The Human Stain

The world turns and changes,
but one thing does not change.
In all my years, one thing does not change,
However you disguise it, this thing does not change:
The perpetual struggle of good and evil.

-T.S. Eliot

I re-rented _Der Untergang_ from the video store last night. I’ve seen it twice before but this was the first time I was able to watch it end-to-end. What does that have to do with morals or information security? To summarize, the Nazis worked out their own moral code and then enacted and followed through with it. These morals weren’t adopted overnight. Instead, they were gradually *accepted* over the course of years. In one chilling scene, Goebbels, regarding the German people, states: “They gave us a mandate, and now their little throats are being cut.”

Recent incidents between large U.S. companies and oppresive governments have raised some interesting moral questions. History has shown us that man-made morals can lead to the deprecation of human rights. The time to stop the logical conclusion of a faulty moral system is during the CREATION of the moral system. We are the builders and policy enforcers of much of the Internet. Given this, our actions (or inactions) are actively shaping what will become the *working* moral code. With respect to Human Rights, many security researchers are contributing their time and efforts (their mandate) to enhancing the Human Rights of oppressed individuals (TOR, for example). Some of us are doing nothing.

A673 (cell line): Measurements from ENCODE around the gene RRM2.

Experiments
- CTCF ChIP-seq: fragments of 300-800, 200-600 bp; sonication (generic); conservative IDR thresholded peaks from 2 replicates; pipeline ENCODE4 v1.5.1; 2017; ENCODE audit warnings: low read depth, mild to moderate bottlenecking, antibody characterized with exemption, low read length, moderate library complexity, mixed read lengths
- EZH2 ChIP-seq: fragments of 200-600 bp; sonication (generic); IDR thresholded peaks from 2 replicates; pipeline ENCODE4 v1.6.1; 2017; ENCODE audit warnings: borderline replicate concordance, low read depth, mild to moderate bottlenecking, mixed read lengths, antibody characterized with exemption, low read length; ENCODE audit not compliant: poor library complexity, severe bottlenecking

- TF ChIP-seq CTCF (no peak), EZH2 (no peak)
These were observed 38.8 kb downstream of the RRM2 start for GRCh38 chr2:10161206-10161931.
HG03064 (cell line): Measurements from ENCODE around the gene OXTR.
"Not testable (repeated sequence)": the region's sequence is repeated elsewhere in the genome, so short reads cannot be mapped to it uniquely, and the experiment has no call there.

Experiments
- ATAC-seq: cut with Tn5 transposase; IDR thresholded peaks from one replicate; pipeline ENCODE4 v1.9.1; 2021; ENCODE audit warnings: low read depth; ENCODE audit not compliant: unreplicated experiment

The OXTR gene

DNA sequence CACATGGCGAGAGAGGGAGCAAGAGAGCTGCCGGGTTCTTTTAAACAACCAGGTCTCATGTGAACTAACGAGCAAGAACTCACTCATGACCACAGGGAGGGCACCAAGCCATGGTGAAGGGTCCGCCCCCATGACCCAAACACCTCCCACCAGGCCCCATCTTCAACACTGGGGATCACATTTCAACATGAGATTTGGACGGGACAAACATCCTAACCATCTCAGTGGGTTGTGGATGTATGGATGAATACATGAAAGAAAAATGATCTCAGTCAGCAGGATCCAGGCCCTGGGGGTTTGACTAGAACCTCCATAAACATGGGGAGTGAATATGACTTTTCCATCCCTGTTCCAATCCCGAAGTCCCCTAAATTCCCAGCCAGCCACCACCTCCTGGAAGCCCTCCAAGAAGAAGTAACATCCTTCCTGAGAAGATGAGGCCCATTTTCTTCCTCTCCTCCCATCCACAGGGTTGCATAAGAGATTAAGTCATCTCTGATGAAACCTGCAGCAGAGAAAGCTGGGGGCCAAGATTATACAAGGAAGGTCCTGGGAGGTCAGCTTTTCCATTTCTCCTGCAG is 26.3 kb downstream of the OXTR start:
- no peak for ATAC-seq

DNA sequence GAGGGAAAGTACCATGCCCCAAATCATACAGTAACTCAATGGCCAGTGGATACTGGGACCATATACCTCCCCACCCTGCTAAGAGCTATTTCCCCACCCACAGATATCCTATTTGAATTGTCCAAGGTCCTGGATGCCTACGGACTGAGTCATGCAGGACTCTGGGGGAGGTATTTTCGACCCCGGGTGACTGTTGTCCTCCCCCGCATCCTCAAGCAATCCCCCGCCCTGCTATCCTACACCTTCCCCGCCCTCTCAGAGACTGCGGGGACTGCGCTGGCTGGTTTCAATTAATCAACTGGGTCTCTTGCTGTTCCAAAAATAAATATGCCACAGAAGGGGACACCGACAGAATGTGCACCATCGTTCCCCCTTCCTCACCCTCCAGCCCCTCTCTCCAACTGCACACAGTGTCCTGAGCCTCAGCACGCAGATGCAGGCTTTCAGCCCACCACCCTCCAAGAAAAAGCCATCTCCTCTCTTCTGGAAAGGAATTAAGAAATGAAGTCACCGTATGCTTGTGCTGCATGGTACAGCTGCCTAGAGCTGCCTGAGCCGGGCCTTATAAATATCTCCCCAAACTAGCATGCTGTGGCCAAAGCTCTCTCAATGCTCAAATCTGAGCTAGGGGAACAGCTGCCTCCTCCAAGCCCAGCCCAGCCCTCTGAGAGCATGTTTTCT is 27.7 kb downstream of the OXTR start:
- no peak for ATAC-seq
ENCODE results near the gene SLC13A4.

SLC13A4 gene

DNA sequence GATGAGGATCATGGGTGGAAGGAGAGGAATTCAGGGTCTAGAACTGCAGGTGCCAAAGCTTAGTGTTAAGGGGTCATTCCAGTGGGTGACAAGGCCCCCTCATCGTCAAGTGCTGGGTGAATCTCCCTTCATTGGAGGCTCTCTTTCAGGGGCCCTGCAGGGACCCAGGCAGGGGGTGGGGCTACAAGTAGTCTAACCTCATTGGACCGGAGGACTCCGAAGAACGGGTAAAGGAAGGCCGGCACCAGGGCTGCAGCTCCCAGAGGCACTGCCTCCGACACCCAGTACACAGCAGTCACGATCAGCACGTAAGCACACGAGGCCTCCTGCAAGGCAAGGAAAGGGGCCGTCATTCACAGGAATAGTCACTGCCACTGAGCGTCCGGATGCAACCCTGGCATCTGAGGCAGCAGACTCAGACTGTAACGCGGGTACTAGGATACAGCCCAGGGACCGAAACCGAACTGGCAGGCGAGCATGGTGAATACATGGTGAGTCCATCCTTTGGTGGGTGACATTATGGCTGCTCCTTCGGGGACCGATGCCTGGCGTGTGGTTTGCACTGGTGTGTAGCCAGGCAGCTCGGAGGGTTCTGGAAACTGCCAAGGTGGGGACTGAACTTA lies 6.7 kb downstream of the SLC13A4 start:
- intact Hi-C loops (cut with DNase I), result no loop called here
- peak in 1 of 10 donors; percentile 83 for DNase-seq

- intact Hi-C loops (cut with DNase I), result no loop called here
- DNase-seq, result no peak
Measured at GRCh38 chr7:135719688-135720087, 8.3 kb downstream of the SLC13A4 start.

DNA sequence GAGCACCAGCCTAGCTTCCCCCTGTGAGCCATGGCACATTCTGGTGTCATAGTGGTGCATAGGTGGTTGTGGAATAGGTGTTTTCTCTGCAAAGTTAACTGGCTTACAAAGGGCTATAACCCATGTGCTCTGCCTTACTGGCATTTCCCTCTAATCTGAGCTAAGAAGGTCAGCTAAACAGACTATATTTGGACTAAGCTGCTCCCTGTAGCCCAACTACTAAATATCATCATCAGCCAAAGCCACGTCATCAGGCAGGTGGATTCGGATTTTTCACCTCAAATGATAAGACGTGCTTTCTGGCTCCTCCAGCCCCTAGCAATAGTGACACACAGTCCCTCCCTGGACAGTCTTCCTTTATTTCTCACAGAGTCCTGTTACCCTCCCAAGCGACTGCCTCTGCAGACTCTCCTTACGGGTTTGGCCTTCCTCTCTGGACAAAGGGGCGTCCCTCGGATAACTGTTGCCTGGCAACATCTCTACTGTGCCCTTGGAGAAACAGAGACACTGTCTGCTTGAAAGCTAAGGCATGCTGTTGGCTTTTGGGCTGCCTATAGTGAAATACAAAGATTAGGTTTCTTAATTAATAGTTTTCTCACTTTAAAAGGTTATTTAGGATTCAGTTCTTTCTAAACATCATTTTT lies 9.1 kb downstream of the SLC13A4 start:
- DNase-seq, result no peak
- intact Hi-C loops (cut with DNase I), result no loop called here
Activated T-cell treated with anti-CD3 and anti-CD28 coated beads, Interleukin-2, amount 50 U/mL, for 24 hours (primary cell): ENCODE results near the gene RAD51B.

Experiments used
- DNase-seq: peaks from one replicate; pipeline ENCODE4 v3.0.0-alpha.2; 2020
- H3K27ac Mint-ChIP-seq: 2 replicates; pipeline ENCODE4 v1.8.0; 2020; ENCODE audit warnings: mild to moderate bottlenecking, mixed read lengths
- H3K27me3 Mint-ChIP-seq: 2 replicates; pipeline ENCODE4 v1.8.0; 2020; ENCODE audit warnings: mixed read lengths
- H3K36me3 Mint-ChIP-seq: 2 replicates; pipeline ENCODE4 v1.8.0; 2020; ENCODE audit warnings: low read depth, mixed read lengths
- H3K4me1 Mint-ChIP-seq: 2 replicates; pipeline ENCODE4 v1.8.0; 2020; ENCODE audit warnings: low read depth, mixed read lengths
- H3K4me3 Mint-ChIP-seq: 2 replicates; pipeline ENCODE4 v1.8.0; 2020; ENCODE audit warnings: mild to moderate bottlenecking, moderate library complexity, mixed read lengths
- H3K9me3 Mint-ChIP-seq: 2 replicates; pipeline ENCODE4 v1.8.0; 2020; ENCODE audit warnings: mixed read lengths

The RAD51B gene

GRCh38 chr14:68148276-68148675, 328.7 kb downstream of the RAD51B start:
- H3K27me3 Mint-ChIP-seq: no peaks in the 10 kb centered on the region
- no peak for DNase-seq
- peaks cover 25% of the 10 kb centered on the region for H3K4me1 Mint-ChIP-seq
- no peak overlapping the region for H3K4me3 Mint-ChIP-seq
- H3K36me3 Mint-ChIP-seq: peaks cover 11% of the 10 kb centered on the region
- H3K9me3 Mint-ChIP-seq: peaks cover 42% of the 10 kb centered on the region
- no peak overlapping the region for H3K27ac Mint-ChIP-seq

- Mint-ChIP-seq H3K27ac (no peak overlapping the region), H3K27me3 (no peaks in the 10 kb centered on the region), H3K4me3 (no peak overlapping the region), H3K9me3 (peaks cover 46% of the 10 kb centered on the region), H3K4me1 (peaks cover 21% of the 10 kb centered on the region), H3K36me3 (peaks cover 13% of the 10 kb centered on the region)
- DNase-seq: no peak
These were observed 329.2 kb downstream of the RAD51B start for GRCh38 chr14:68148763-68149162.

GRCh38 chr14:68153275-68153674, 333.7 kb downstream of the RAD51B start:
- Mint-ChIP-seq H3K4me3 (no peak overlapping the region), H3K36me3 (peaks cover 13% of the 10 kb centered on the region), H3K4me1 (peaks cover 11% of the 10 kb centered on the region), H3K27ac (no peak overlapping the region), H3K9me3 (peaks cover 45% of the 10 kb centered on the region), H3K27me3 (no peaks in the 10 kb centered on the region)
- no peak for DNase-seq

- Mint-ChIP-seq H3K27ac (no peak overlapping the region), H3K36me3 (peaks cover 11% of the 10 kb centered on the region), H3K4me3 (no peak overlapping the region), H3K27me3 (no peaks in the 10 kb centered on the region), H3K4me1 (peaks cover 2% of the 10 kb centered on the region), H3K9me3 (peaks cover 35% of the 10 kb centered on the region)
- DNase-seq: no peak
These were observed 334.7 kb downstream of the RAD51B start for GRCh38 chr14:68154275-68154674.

One of Google’s 10 Philosophical tenets states: “You can make money without doing evil”. That’s true, but it doesn’t really imply anything. Better would have been: “We will strive to only do good”. The choice to do evil or good is an individual one. As security professionals, we are in a position to take actions which will do more than just pad our wallets. We are a vocal and highly visible group. We *can* make a difference. If you don’t already have one, consider investing your time or resources to a Human Rights project.